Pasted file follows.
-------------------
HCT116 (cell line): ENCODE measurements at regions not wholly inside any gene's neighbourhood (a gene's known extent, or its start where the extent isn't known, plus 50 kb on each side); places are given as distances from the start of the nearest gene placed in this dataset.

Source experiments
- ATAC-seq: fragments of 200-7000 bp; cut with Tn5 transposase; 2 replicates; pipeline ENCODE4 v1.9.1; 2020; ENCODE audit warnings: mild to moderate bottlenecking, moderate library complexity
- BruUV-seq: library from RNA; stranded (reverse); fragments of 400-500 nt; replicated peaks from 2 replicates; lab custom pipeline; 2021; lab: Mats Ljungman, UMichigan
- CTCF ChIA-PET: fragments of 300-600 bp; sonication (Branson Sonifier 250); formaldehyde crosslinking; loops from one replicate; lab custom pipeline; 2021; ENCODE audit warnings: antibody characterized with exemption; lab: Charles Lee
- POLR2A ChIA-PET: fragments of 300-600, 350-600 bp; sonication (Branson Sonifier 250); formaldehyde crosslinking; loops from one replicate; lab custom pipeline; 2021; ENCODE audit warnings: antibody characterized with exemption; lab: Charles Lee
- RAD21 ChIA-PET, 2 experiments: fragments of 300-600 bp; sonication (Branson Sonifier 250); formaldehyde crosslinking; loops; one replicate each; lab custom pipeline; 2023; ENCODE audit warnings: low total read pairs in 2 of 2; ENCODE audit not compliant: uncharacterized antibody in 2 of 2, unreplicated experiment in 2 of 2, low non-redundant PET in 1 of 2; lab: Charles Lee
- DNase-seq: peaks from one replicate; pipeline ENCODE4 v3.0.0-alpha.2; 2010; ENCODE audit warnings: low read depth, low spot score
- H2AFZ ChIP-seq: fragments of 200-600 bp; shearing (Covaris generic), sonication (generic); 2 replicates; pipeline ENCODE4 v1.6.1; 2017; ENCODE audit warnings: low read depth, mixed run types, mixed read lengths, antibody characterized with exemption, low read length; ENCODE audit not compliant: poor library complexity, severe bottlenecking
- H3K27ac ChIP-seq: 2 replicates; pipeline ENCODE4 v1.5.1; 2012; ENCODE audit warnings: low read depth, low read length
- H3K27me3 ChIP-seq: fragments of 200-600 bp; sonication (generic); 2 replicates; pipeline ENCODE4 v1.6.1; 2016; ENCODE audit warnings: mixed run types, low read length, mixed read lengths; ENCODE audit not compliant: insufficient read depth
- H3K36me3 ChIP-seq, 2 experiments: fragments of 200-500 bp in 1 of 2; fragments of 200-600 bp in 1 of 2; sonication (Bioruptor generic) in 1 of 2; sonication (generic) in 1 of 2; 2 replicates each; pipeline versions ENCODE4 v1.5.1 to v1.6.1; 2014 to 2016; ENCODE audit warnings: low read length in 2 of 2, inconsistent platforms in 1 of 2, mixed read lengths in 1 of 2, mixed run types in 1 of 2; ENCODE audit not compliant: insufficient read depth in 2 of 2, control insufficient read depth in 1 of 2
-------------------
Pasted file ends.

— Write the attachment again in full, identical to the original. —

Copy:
HCT116 (cell line): ENCODE measurements at regions not wholly inside any gene's neighbourhood (a gene's known extent, or its start where the extent isn't known, plus 50 kb on each side); places are given as distances from the start of the nearest gene placed in this dataset.

Source experiments
- ATAC-seq: fragments of 200-7000 bp; cut with Tn5 transposase; 2 replicates; pipeline ENCODE4 v1.9.1; 2020; ENCODE audit warnings: mild to moderate bottlenecking, moderate library complexity
- BruUV-seq: library from RNA; stranded (reverse); fragments of 400-500 nt; replicated peaks from 2 replicates; lab custom pipeline; 2021; lab: Mats Ljungman, UMichigan
- CTCF ChIA-PET: fragments of 300-600 bp; sonication (Branson Sonifier 250); formaldehyde crosslinking; loops from one replicate; lab custom pipeline; 2021; ENCODE audit warnings: antibody characterized with exemption; lab: Charles Lee
- POLR2A ChIA-PET: fragments of 300-600, 350-600 bp; sonication (Branson Sonifier 250); formaldehyde crosslinking; loops from one replicate; lab custom pipeline; 2021; ENCODE audit warnings: antibody characterized with exemption; lab: Charles Lee
- RAD21 ChIA-PET, 2 experiments: fragments of 300-600 bp; sonication (Branson Sonifier 250); formaldehyde crosslinking; loops; one replicate each; lab custom pipeline; 2023; ENCODE audit warnings: low total read pairs in 2 of 2; ENCODE audit not compliant: uncharacterized antibody in 2 of 2, unreplicated experiment in 2 of 2, low non-redundant PET in 1 of 2; lab: Charles Lee
- DNase-seq: peaks from one replicate; pipeline ENCODE4 v3.0.0-alpha.2; 2010; ENCODE audit warnings: low read depth, low spot score
- H2AFZ ChIP-seq: fragments of 200-600 bp; shearing (Covaris generic), sonication (generic); 2 replicates; pipeline ENCODE4 v1.6.1; 2017; ENCODE audit warnings: low read depth, mixed run types, mixed read lengths, antibody characterized with exemption, low read length; ENCODE audit not compliant: poor library complexity, severe bottlenecking
- H3K27ac ChIP-seq: 2 replicates; pipeline ENCODE4 v1.5.1; 2012; ENCODE audit warnings: low read depth, low read length
- H3K27me3 ChIP-seq: fragments of 200-600 bp; sonication (generic); 2 replicates; pipeline ENCODE4 v1.6.1; 2016; ENCODE audit warnings: mixed run types, low read length, mixed read lengths; ENCODE audit not compliant: insufficient read depth
- H3K36me3 ChIP-seq, 2 experiments: fragments of 200-500 bp in 1 of 2; fragments of 200-600 bp in 1 of 2; sonication (Bioruptor generic) in 1 of 2; sonication (generic) in 1 of 2; 2 replicates each; pipeline versions ENCODE4 v1.5.1 to v1.6.1; 2014 to 2016; ENCODE audit warnings: low read length in 2 of 2, inconsistent platforms in 1 of 2, mixed read lengths in 1 of 2, mixed run types in 1 of 2; ENCODE audit not compliant: insufficient read depth in 2 of 2, control insufficient read depth in 1 of 2